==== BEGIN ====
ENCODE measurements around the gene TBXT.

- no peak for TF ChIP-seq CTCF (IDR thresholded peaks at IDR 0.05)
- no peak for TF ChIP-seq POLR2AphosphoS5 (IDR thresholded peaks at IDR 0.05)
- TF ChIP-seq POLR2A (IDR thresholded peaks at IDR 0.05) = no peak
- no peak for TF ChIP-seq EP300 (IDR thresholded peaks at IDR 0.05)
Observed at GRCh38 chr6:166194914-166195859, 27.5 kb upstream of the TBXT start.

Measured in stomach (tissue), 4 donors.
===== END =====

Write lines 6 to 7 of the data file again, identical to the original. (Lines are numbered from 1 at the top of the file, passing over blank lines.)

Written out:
Observed at GRCh38 chr6:166194914-166195859, 27.5 kb upstream of the TBXT start.

Measured in stomach (tissue), 4 donors.